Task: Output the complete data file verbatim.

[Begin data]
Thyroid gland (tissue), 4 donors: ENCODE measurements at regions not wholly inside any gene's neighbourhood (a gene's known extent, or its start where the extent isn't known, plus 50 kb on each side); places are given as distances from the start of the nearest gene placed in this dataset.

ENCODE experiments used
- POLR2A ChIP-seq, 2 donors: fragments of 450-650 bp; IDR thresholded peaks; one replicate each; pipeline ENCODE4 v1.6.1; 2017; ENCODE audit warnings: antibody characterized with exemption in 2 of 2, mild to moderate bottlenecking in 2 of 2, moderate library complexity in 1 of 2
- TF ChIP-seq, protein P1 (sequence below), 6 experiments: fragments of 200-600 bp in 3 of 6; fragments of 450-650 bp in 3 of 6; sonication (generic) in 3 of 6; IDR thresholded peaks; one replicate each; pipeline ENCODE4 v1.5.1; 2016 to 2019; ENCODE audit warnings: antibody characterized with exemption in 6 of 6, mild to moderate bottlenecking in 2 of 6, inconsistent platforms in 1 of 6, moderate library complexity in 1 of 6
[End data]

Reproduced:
Thyroid gland (tissue), 4 donors: ENCODE measurements at regions not wholly inside any gene's neighbourhood (a gene's known extent, or its start where the extent isn't known, plus 50 kb on each side); places are given as distances from the start of the nearest gene placed in this dataset.

ENCODE experiments used
- POLR2A ChIP-seq, 2 donors: fragments of 450-650 bp; IDR thresholded peaks; one replicate each; pipeline ENCODE4 v1.6.1; 2017; ENCODE audit warnings: antibody characterized with exemption in 2 of 2, mild to moderate bottlenecking in 2 of 2, moderate library complexity in 1 of 2
- TF ChIP-seq, protein P1 (sequence below), 6 experiments: fragments of 200-600 bp in 3 of 6; fragments of 450-650 bp in 3 of 6; sonication (generic) in 3 of 6; IDR thresholded peaks; one replicate each; pipeline ENCODE4 v1.5.1; 2016 to 2019; ENCODE audit warnings: antibody characterized with exemption in 6 of 6, mild to moderate bottlenecking in 2 of 6, inconsistent platforms in 1 of 6, moderate library complexity in 1 of 6